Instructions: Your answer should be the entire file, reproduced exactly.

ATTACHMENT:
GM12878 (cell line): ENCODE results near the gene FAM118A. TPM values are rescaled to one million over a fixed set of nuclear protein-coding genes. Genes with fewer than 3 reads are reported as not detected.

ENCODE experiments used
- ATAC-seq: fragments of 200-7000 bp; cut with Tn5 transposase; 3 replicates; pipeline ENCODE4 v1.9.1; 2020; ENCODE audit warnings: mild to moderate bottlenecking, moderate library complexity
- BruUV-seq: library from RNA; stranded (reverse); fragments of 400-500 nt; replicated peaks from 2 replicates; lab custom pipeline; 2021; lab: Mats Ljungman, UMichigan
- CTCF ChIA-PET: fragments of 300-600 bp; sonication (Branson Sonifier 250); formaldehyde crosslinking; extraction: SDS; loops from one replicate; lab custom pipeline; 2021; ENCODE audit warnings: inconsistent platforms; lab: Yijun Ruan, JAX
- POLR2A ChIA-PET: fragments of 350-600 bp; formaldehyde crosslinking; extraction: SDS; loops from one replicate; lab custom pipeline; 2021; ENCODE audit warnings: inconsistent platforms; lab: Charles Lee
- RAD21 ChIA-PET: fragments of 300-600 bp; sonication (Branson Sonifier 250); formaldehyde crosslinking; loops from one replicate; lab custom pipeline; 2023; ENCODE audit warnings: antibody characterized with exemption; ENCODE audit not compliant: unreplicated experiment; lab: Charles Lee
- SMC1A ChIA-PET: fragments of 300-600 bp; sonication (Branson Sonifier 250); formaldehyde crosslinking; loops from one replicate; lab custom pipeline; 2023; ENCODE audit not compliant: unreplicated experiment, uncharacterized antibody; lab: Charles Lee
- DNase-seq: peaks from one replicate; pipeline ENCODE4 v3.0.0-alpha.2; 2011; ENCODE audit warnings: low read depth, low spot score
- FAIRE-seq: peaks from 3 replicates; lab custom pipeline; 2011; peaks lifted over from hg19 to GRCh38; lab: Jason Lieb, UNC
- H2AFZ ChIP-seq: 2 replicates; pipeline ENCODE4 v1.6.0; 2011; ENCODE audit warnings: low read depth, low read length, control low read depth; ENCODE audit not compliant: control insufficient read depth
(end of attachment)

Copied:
GM12878 (cell line): ENCODE results near the gene FAM118A. TPM values are rescaled to one million over a fixed set of nuclear protein-coding genes. Genes with fewer than 3 reads are reported as not detected.

ENCODE experiments used
- ATAC-seq: fragments of 200-7000 bp; cut with Tn5 transposase; 3 replicates; pipeline ENCODE4 v1.9.1; 2020; ENCODE audit warnings: mild to moderate bottlenecking, moderate library complexity
- BruUV-seq: library from RNA; stranded (reverse); fragments of 400-500 nt; replicated peaks from 2 replicates; lab custom pipeline; 2021; lab: Mats Ljungman, UMichigan
- CTCF ChIA-PET: fragments of 300-600 bp; sonication (Branson Sonifier 250); formaldehyde crosslinking; extraction: SDS; loops from one replicate; lab custom pipeline; 2021; ENCODE audit warnings: inconsistent platforms; lab: Yijun Ruan, JAX
- POLR2A ChIA-PET: fragments of 350-600 bp; formaldehyde crosslinking; extraction: SDS; loops from one replicate; lab custom pipeline; 2021; ENCODE audit warnings: inconsistent platforms; lab: Charles Lee
- RAD21 ChIA-PET: fragments of 300-600 bp; sonication (Branson Sonifier 250); formaldehyde crosslinking; loops from one replicate; lab custom pipeline; 2023; ENCODE audit warnings: antibody characterized with exemption; ENCODE audit not compliant: unreplicated experiment; lab: Charles Lee
- SMC1A ChIA-PET: fragments of 300-600 bp; sonication (Branson Sonifier 250); formaldehyde crosslinking; loops from one replicate; lab custom pipeline; 2023; ENCODE audit not compliant: unreplicated experiment, uncharacterized antibody; lab: Charles Lee
- DNase-seq: peaks from one replicate; pipeline ENCODE4 v3.0.0-alpha.2; 2011; ENCODE audit warnings: low read depth, low spot score
- FAIRE-seq: peaks from 3 replicates; lab custom pipeline; 2011; peaks lifted over from hg19 to GRCh38; lab: Jason Lieb, UNC
- H2AFZ ChIP-seq: 2 replicates; pipeline ENCODE4 v1.6.0; 2011; ENCODE audit warnings: low read depth, low read length, control low read depth; ENCODE audit not compliant: control insufficient read depth